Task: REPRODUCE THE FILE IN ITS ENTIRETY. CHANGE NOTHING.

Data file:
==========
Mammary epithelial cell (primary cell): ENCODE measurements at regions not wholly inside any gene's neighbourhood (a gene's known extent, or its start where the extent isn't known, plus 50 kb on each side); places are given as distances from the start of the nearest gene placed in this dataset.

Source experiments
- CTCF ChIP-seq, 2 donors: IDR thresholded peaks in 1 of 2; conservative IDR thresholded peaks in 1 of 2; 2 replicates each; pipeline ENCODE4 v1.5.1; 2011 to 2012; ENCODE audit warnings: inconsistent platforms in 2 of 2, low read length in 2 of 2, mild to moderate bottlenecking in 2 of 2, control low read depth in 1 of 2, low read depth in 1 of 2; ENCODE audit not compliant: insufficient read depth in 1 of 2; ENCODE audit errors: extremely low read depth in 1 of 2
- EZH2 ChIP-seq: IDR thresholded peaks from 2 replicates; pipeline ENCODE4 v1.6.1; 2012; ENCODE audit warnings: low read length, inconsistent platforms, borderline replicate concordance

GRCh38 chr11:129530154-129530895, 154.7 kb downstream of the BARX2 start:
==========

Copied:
Mammary epithelial cell (primary cell): ENCODE measurements at regions not wholly inside any gene's neighbourhood (a gene's known extent, or its start where the extent isn't known, plus 50 kb on each side); places are given as distances from the start of the nearest gene placed in this dataset.

Source experiments
- CTCF ChIP-seq, 2 donors: IDR thresholded peaks in 1 of 2; conservative IDR thresholded peaks in 1 of 2; 2 replicates each; pipeline ENCODE4 v1.5.1; 2011 to 2012; ENCODE audit warnings: inconsistent platforms in 2 of 2, low read length in 2 of 2, mild to moderate bottlenecking in 2 of 2, control low read depth in 1 of 2, low read depth in 1 of 2; ENCODE audit not compliant: insufficient read depth in 1 of 2; ENCODE audit errors: extremely low read depth in 1 of 2
- EZH2 ChIP-seq: IDR thresholded peaks from 2 replicates; pipeline ENCODE4 v1.6.1; 2012; ENCODE audit warnings: low read length, inconsistent platforms, borderline replicate concordance

GRCh38 chr11:129530154-129530895, 154.7 kb downstream of the BARX2 start: